Will act as a 'match-making' service between industry and academics
A new Cambridge 'match-making service' will aim to unite researchers and pharmaceutical firms, in a bid to develop new life-saving drugs.
The UK-based Therapeutics Consortium will bring together Cambridge University scientists and the region's biggest pharma firms, in a brand new building at the city's biomedical campus.
It will connect researchers from the university, the Babraham Institute and Wellcome Trust Sanger Institute, with Cambridge-based firms including Astex Pharmaceuticals, AstraZeneca and GlaxoSmithKline.
It will provide researchers with the potential to access novel therapeutic agents (including small molecules and antibodies) across the entire portfolio of drugs being developed by each of the companies, in order to investigate their mechanism, efficacy and potential.
From 2018 the Therapeutics Consortium will form a major part of the Milner Therapeutics Institute, which will be located in a new building at the Cambridge Biomedical Campus, the centrepiece of the largest biotech cluster outside the US.
Each industry partner within the consortium has committed funding to spend on collaborative projects and will collectively fund an executive manager to oversee the academic/industry interactions. Collaborative projects are expected to lead to joint publications, supporting a culture of more open innovation.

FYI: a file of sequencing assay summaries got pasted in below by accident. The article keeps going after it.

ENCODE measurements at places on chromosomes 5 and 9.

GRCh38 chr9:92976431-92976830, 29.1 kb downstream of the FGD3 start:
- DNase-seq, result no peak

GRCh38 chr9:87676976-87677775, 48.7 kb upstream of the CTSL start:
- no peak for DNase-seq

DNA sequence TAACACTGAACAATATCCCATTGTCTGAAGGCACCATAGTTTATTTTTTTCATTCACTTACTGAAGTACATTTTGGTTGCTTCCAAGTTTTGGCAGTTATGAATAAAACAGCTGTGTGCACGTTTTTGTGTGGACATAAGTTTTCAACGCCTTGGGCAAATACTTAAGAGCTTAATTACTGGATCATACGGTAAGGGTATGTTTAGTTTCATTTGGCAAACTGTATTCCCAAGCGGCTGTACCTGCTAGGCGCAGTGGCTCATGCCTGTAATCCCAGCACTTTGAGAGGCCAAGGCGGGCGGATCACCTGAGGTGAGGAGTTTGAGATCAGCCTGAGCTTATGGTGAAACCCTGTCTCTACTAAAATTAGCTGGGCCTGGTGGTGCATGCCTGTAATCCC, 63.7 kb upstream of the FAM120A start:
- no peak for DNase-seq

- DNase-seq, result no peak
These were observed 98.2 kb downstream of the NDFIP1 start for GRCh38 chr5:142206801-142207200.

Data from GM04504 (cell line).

Each industry partner within the consortium has committed funding to spend on collaborative projects
Professor Tony Kouzarides from the University of Cambridge, who will head the Therapeutics Consortium and the Milner Institute, is currently Deputy Director at the Gurdon Institute. He says: 'The Milner Institute will act as a ‘match-making’ service through the Therapeutics Consortium, connecting the world-leading research potential of the University of Cambridge and partner institutions with the drug development expertise and resources of the pharmaceutical industry. We hope many more pharmaceutical companies will join our consortium and believe this form of partnership is a model for how academic institutions and industry can work together to deliver better medicines.'
It is envisaged that the Milner Institute will be equipped with core facilities, such as high-throughput screening of small molecules against cell lines, organoids (‘mini organs’) and tumour biopsies, as well as bioinformatics support to help scientists deal with large datasets. Its facilities will be available to researchers working on collaborative projects within the Therapeutics Consortium and, capacity permitting, to other scientists and clinicians within the Cambridge community.
In addition, the Milner Institute will have space for scientists to set up independent research groups. There will also be associated faculty positions, which will be taken up by scientists in different departments, whose research and expertise will benefit from a close association with the Milner Institute.
The Milner Institute will be housed within the new Capella building, alongside the relocated Wellcome Trust/MRC Cambridge Stem Cell Institute, a new Centre for Blood & Leukaemia Research, and a new Centre for Immunology & Immunotherapeutics.